Among other interesting tidbits, Forbes' latest list of the world's highest-paid athletes highlights the idea that golfers, more so than other athletes, are sponsorship goldmines. Tiger Woods' $55 million in endorsement income last year was second to none, and Phil Mickelson nearly matched that, raking in $48 million.
Both pros are more sought after than once-in-a-generation superstars like Kobe Bryant, Cristiano Ronaldo, and Peyton Manning. And on average, the PGA Tour's three biggest stars -- Woods, Mickelson, and Rory McIlroy -- made more money from sponsors in 2013 than the top trios in the NFL, MLB, NBA, ATP World Tour, and any of the international football leagues. The obvious question is: Why are golfers so marketable?
It starts with the demographics
According to a Harris Poll, men's golf ranks a mere 11th in the country in terms of fandom, behind all four major North American sports and so-called "fringe sports" like boxing and tennis.
What the PGA Tour lacks in mainstream viewers, however, it makes up for in geezers. Nielsen reports that golf has the oldest fan base when compared to its counterparts -- 63% of fans are above the age of 55, a split nearly twice as large as most other sports. And not surprisingly, with age comes affluence. Almost a quarter of all golf fans generate at least $100,000 a year in income.
Nielsen also reports that, despite their seniority, this group is tech-friendly. Americans over 55 typically watch more TV than their peers, and spend more time online than children and young adults between the ages of 12 and 24. Golf fans, in particular, prefer to track the PGA Tour via smartphone and tablet more often than followers of other sports do, the outlet says.
Access to a unique fan base -- with purchasing power -- is a main reason sponsors pay golfers the big bucks. But is there something else going on? I recently chatted with Jim Andrews, a sponsorship expert with IEG, to find out.
"For many but not all brands, golfers have long been at the top of the list for endorsement deals because they have a number of factors in their favor," he says. These include an "upscale demographic; generally long-term careers with many years in the public spotlight; and participation in an individual—rather than a team—sport, which allows their individual accomplishments and personalities to stand out."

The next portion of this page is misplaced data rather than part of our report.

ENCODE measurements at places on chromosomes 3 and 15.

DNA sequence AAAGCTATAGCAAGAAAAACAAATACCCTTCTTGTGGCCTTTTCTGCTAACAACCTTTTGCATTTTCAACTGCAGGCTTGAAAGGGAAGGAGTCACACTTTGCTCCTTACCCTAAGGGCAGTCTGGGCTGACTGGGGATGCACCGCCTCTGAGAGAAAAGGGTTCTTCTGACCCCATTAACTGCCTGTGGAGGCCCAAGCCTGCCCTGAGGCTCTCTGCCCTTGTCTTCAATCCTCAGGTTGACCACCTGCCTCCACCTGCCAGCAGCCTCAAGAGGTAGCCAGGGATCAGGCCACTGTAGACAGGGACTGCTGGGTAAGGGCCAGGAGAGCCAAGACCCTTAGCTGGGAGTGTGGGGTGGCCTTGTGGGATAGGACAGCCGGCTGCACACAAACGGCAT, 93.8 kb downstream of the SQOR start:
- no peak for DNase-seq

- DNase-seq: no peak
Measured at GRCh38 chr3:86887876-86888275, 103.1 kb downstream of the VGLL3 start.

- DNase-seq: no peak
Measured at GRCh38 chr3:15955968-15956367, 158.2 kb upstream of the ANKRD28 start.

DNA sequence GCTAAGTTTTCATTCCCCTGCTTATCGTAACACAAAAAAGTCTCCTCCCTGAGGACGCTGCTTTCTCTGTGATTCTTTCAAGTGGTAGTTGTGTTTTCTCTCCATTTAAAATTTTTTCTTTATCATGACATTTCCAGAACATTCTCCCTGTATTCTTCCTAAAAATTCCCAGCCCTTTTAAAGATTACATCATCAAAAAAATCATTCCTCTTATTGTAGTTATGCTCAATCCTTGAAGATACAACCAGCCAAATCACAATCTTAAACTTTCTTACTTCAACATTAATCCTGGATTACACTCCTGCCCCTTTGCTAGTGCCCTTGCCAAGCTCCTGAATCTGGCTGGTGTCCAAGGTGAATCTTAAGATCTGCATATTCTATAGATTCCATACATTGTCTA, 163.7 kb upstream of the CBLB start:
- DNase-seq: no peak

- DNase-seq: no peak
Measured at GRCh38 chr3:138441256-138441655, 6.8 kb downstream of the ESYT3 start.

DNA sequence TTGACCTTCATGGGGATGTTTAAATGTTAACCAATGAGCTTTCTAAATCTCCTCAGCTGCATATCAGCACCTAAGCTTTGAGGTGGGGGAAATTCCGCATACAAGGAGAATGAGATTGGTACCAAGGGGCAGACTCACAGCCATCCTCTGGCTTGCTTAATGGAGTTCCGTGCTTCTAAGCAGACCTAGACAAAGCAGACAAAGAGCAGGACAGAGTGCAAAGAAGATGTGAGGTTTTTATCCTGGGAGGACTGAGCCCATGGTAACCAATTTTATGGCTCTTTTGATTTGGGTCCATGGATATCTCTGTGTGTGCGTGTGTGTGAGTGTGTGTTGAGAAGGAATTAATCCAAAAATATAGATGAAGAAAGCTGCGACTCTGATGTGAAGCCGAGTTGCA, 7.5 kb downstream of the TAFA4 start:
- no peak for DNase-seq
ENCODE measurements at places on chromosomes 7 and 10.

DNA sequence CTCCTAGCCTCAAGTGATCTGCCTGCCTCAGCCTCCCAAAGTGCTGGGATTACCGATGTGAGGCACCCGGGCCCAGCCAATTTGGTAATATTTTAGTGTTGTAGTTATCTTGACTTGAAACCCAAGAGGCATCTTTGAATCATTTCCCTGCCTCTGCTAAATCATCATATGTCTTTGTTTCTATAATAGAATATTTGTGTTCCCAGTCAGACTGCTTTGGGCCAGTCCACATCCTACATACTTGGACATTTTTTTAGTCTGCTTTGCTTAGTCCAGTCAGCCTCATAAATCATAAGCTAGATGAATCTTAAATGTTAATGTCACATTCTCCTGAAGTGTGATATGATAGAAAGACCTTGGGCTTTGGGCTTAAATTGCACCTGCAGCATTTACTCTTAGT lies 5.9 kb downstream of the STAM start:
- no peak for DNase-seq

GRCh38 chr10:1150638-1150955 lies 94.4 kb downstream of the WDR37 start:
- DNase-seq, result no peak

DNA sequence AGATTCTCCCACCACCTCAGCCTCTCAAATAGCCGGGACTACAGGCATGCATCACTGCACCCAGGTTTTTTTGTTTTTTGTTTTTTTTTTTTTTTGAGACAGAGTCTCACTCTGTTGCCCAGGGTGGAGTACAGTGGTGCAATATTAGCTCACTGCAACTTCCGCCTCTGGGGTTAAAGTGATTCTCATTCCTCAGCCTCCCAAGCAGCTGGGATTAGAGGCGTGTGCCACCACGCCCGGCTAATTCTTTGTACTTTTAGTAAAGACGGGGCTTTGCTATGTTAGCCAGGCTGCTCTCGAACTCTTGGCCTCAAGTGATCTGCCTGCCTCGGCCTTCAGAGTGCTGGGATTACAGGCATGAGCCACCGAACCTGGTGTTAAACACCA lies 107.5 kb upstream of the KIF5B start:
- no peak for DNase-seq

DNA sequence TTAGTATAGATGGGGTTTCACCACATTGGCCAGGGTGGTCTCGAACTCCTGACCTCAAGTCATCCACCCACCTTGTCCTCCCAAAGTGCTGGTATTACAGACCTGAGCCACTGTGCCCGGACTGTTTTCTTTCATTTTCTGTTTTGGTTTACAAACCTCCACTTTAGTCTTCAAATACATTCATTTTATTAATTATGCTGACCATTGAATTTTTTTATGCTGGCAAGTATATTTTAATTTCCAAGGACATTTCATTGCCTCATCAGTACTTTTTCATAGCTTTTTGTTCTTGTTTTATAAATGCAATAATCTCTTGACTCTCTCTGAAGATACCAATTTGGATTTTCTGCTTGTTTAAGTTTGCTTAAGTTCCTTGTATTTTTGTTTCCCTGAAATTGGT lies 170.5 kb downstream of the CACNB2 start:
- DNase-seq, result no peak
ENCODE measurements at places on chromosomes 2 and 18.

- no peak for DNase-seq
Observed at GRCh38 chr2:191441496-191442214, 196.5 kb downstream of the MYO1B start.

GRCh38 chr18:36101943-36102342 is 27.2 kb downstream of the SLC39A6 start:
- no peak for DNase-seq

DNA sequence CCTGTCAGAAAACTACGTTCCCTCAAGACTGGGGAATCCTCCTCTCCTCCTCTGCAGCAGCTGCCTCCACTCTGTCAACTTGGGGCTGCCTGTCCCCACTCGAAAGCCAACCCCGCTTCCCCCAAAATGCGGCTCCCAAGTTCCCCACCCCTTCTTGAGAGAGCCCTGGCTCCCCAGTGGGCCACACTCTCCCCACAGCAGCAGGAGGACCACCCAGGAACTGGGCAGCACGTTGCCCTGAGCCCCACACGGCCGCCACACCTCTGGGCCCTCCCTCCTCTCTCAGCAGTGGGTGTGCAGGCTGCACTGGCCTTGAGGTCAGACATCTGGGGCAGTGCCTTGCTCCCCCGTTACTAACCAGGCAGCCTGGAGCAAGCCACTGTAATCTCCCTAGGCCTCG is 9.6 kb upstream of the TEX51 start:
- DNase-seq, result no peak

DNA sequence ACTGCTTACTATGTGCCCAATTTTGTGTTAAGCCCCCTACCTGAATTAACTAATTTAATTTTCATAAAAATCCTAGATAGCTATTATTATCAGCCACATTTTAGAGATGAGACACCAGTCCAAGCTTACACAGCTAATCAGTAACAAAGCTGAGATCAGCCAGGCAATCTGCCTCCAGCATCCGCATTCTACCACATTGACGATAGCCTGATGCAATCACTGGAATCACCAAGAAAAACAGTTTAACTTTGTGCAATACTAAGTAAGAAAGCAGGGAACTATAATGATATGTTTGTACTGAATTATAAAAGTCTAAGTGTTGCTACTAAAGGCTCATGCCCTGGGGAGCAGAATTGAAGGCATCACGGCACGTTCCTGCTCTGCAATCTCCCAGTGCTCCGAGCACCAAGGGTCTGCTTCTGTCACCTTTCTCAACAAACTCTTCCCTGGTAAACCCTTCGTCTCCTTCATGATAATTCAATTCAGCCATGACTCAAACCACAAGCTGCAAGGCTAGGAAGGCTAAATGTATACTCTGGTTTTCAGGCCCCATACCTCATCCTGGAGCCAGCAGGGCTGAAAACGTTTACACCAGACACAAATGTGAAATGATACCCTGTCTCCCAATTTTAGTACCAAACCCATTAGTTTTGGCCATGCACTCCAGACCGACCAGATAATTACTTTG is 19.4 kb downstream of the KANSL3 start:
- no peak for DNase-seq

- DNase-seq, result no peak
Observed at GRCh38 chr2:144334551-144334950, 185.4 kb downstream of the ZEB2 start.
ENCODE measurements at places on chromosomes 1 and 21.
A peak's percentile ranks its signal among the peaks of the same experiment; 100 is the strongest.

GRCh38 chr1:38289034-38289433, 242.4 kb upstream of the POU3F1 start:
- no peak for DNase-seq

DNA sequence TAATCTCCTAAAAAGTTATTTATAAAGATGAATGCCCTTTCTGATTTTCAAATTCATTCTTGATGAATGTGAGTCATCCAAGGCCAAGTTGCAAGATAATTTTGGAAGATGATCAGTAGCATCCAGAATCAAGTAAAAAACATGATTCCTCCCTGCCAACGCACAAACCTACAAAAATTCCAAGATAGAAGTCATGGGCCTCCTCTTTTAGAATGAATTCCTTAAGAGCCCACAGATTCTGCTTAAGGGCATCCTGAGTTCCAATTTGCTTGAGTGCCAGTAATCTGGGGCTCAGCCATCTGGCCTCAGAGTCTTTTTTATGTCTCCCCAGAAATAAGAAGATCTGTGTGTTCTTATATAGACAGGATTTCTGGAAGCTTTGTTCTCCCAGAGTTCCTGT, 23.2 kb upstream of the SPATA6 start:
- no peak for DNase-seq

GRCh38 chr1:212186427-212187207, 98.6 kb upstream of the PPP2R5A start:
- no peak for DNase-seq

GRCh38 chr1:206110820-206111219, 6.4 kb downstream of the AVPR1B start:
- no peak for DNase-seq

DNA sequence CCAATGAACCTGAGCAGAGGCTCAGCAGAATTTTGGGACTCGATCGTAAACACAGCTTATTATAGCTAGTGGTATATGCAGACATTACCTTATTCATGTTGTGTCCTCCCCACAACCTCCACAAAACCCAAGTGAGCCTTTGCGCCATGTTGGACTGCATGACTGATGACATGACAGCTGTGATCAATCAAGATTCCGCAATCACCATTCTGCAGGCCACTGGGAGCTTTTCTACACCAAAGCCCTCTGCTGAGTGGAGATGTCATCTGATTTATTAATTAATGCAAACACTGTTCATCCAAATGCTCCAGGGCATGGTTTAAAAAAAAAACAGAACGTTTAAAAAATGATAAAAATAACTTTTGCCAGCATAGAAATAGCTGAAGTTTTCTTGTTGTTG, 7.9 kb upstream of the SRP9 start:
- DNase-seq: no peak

The latter point is key, and is a huge reason that Woods and Mickelson make tens of millions in endorsements each year. Both have won at least five major championships, and including McIlroy, the trio is often in contention on Sundays. Golf's ability to feature individual accomplishments also explains why rising stars like Jordan Spieth and Rickie Fowler found sponsors so quickly after initial success on Tour.
Fan interaction is important too, Andrews says. Because of its focus on individuality, viewers can delve deeper into golfers' personalities than team sports allow. Look no further than the AT&T (NYSE:T)-sponsored Pebble Beach National Pro-Am, and exhibition events like Woods and McIlroy's 'Duel at Jinsha Lake' in 2012 to see this strategy in play.
The bottom line
AT&T, Rolex, NetJets, and apparel behemoths Under Armour (NYSE:UAA) and Nike (NYSE:NKE) are just a few of golf's biggest brands. The latter maintains multi-million dollar relationships with Woods and McIlroy, while Under Armour signed a major deal with Spieth last year.
Interest from these sponsors, and others, is surprising if success is gauged solely by viewership. Fortunately for golf, the sport has many other things going for it. And fortunately for its players, their wallets are ballooning as a result.